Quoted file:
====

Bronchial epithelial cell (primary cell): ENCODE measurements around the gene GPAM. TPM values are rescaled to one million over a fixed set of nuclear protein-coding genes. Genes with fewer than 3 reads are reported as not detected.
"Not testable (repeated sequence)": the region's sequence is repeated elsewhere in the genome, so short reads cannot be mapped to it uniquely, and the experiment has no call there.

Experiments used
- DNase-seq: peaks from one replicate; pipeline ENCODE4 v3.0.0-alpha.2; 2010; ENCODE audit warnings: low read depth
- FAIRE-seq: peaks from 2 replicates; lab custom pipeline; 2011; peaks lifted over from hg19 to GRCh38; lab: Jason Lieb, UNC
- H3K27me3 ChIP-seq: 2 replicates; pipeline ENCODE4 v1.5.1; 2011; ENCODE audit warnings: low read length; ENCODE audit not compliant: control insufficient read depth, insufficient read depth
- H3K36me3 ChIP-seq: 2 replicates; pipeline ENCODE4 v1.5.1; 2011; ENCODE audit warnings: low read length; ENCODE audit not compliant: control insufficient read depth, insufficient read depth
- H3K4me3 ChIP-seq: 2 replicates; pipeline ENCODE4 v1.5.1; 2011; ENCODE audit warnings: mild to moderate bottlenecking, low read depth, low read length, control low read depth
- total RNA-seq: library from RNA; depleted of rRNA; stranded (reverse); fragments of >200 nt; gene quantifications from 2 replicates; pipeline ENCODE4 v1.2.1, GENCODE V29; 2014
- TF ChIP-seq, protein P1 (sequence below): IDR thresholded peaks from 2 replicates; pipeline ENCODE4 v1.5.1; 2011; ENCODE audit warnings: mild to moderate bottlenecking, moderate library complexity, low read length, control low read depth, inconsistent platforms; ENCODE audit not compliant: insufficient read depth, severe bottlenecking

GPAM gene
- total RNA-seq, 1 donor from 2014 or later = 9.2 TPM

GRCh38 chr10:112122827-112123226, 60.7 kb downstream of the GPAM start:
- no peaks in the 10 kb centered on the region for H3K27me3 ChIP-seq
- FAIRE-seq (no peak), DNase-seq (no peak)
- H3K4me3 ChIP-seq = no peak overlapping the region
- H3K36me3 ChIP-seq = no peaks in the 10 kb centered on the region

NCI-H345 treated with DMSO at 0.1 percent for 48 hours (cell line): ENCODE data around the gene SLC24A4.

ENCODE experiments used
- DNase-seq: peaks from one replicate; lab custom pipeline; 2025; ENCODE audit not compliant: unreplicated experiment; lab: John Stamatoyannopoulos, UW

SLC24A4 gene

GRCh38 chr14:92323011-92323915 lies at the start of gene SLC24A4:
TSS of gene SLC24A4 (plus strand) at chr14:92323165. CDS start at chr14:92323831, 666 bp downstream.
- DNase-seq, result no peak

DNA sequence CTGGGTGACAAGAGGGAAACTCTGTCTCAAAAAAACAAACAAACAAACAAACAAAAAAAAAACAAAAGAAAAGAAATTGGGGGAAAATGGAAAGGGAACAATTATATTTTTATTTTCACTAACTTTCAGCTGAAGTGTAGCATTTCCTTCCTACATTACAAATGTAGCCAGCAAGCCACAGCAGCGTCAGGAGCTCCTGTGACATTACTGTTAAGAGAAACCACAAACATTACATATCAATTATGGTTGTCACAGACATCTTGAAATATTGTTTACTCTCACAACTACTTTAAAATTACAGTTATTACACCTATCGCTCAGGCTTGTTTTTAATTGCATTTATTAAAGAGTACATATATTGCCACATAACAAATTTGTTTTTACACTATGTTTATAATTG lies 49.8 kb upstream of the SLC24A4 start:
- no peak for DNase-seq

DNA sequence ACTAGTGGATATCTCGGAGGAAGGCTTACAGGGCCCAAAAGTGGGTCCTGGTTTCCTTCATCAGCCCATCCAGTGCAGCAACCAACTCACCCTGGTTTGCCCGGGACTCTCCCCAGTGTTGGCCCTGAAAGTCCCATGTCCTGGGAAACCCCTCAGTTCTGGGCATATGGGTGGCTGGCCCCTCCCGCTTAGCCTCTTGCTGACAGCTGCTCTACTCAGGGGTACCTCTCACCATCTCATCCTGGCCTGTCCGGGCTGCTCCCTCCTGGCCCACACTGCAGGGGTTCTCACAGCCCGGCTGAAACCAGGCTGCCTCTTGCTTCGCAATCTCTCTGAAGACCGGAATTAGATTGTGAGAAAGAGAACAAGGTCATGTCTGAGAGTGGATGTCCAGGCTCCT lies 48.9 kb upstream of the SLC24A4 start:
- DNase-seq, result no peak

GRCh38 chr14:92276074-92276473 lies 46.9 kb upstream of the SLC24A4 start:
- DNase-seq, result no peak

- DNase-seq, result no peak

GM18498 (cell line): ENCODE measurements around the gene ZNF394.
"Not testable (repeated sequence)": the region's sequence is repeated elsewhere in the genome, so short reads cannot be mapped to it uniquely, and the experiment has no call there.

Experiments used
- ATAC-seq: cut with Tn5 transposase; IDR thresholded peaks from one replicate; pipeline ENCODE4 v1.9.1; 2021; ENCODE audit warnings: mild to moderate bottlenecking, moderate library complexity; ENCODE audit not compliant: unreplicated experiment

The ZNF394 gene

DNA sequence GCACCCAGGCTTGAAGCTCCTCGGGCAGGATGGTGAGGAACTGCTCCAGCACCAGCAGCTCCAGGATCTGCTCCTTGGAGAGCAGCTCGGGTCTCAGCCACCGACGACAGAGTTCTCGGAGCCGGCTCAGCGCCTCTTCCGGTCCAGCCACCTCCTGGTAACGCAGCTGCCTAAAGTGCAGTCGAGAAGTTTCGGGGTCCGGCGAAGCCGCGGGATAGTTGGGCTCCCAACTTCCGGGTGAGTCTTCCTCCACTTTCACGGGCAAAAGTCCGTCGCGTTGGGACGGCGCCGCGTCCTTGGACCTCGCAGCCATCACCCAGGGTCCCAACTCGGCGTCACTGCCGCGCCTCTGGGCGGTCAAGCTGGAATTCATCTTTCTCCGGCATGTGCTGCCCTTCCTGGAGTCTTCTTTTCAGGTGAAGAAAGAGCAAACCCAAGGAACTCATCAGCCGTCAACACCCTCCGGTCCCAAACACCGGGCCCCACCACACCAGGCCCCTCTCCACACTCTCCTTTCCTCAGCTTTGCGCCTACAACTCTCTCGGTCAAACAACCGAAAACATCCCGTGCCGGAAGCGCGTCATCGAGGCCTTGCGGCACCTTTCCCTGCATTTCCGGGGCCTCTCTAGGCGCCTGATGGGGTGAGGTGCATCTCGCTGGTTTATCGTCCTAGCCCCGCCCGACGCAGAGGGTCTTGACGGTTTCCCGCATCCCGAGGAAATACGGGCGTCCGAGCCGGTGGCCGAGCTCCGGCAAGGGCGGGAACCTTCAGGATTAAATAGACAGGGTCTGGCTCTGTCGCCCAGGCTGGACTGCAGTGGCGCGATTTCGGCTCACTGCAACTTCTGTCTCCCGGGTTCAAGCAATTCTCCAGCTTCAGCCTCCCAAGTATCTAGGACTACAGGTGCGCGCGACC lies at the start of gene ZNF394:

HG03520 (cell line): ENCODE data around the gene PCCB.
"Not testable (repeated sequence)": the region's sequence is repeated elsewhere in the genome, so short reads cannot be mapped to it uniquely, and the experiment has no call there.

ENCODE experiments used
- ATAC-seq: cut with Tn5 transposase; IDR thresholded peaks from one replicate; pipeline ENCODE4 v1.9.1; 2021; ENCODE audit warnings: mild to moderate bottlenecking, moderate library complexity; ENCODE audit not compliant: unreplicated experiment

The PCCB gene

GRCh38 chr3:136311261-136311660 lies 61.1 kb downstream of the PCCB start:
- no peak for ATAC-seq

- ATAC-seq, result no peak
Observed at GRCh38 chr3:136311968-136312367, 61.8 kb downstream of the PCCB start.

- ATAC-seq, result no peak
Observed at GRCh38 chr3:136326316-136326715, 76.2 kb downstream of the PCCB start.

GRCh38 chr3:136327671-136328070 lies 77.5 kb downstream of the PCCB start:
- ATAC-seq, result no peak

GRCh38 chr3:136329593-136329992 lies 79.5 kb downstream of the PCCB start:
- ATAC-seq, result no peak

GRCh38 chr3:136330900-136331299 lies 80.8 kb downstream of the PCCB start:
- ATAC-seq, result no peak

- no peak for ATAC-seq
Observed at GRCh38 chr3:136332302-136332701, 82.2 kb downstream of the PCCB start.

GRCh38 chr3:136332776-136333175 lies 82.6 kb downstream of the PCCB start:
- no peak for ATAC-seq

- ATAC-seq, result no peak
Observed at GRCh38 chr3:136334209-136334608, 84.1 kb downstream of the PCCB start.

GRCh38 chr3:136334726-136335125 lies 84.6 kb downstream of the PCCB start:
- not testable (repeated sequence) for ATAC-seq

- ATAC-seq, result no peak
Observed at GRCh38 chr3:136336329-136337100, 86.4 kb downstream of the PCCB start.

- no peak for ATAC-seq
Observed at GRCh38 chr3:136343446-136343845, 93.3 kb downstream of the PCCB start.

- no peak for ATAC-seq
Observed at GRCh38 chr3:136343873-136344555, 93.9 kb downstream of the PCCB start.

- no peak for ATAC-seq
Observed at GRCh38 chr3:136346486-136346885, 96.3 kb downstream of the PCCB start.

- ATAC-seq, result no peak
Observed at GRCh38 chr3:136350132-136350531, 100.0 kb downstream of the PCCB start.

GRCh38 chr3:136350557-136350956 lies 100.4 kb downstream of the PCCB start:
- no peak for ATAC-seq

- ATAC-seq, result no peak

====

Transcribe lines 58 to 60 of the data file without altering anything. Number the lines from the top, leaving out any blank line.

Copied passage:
- no peak for ATAC-seq

- ATAC-seq, result no peak
Observed at GRCh38 chr3:136334209-136334608, 84.1 kb downstream of the PCCB start.